Paganistan: Notes from the Secret Commonwealth

In Which One Midwest Man-in-Black Confers, Converses & Otherwise Hob-Nobs with his Fellow Hob-Men (& -Women) Concerning the Sundry Ways of the Famed but Ill-Starred Tribe of Witches.

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Night on Bald Mountain

I suppose you could call it the witches' Olympus.

A place both real and mythic, the Sabbat Mount stands at the center of Witch mythology, both modern and ancient. It is there that we gather for our broomstick jamborees, both legendary and—increasingly—actual.

The Sabbat Mount is a real, live place. While the best-known is probably the Brocken in Germany's Harz Mountains, it has many other incarnations as well. Where there are witches, there will also be Sabbat Mounts.

In France, the Puy de Dôme was well-known as a gathering-spot for witches; at its summit, in Gallo-Roman times, stood a temple to Mercury, interpretatio Romana of the witches' virile, naked god.

The famed Italian Monte Venere (“Mount Venus”) inspired Richard Wagner's opera Tannhauser; Mount Triglaf (“three-horn”) was the site of the wild Midsummer revels of the Ukrainian witches, subject of Modest Mussorgsky's Night on Bald Mountain.

Swedish witches gathered (and, apparently, still gather) at the Blåkulla (“black [or blue] hill”), often identified with the coastal island of Blå Jungfrun, the famed “Blue Maiden.”

In the New World, the Sabbat Mount of Pennsylvania's Deitsch country, the wooded hill known as the Hexenkopf (“witch's head”), was the site of witch revels past and present.

Here in the American Midwest, the wooded island in the middle of the Mississippi, now known as Trempealeau (“Stands-in-the-Water”) likewise plays host to Grand Sabbats both legendary and actual.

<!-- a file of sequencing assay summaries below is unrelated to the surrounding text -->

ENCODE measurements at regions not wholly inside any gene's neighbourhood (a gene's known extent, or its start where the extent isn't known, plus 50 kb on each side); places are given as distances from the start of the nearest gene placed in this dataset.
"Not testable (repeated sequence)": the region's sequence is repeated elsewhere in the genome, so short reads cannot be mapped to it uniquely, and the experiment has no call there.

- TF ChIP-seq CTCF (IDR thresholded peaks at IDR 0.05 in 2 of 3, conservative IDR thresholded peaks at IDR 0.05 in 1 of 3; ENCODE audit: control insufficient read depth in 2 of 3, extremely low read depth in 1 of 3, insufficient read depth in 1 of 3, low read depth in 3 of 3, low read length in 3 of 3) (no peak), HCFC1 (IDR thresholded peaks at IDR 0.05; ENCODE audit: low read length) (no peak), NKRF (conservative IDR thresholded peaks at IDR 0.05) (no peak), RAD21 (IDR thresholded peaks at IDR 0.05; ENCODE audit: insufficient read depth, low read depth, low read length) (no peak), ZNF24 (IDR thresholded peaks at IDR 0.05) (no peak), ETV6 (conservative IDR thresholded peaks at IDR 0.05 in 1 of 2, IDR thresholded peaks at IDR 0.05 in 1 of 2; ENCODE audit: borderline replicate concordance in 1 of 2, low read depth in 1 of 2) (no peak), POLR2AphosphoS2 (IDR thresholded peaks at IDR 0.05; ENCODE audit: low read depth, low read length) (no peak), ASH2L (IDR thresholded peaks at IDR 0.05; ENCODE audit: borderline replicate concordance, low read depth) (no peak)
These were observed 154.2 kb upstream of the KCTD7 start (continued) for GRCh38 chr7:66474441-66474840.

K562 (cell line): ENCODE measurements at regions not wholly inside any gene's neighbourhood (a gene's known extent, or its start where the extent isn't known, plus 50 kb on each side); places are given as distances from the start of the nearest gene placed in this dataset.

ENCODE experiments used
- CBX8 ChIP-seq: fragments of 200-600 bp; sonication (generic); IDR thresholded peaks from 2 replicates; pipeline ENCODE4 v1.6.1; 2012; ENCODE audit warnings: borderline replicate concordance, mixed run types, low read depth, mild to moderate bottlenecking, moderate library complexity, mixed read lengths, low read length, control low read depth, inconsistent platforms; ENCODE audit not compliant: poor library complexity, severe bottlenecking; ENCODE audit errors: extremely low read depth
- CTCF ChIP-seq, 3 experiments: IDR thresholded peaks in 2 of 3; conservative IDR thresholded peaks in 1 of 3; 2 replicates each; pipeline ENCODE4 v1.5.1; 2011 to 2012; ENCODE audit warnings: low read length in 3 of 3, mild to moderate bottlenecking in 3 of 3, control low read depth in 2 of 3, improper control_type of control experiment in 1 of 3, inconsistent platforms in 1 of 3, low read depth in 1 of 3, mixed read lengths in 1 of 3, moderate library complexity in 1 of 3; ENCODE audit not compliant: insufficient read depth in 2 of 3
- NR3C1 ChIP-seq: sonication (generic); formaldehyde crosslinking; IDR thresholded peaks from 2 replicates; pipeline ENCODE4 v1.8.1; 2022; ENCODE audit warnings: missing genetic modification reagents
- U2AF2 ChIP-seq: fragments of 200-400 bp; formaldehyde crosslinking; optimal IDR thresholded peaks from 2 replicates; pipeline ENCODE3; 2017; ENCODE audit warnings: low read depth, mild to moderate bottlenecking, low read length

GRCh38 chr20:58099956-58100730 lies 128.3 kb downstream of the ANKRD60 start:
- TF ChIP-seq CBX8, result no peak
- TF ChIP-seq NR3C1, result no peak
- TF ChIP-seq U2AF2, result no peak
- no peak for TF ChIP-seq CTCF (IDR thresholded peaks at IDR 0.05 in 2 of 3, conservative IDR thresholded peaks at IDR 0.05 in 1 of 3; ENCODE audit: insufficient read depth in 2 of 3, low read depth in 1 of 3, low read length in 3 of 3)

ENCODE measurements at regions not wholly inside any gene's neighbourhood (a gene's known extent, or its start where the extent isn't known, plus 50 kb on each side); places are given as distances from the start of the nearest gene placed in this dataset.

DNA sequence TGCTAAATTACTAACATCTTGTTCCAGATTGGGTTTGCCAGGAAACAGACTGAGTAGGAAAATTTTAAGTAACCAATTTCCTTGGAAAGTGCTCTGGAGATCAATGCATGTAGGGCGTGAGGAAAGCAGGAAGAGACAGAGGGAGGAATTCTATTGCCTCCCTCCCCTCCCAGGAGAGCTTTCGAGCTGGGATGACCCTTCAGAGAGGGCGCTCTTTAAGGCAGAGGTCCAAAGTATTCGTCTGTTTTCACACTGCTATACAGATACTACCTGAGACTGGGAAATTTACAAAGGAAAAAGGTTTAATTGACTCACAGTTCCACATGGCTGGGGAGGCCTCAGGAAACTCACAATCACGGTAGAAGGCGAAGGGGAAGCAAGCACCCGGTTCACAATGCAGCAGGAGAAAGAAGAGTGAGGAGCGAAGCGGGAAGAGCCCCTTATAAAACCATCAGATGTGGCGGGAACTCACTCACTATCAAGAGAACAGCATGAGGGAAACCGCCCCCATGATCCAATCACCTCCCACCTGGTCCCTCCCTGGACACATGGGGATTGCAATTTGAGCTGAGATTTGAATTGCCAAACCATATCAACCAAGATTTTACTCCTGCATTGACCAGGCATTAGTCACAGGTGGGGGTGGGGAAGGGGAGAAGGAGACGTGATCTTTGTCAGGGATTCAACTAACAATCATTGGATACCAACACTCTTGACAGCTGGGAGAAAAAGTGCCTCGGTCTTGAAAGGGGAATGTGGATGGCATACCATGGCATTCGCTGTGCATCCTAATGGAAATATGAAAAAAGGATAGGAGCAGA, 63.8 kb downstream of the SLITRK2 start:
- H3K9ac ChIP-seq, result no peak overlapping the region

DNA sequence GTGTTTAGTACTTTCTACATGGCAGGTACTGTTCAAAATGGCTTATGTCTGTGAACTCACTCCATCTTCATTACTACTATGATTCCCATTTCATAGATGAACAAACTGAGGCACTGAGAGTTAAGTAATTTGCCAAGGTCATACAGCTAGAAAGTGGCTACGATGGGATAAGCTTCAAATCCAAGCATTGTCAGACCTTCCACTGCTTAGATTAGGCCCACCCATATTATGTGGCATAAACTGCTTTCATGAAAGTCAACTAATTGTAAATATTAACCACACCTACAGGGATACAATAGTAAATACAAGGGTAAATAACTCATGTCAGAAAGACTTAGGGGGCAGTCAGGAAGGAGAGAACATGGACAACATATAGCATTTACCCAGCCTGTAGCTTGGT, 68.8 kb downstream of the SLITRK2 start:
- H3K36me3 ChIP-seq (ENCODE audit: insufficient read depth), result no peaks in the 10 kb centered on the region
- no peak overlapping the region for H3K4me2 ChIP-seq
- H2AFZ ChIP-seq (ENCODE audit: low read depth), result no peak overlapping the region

The Sabbat Mount is not merely the site of the Grand Convocation of the witches; it also marks the place where, in ancient times, the Horned, god of witches, descended from Heaven to bring Fire to the children of Earth. On the Sabbat Mount, Heaven and Earth conjoin.

Here's the mystery: although there are many Sabbat Mounts, they are all the same Mountain.

Soon August Eve will be upon us, and I'll be off to the Black (or Blue, or Bald) Mountain myself, where it stands in the midst of Mississippi's mighty waters.

Coming soon to a Sabbat Mount near you.

Where's yours?


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Poet, scholar and storyteller Steven Posch was raised in the hardwood forests of western Pennsylvania by white-tailed deer. (That's the story, anyway.) He emigrated to Paganistan in 1979 and by sheer dint of personality has become one of Lake Country's foremost men-in-black. He is current keeper of the Minnesota Ooser.


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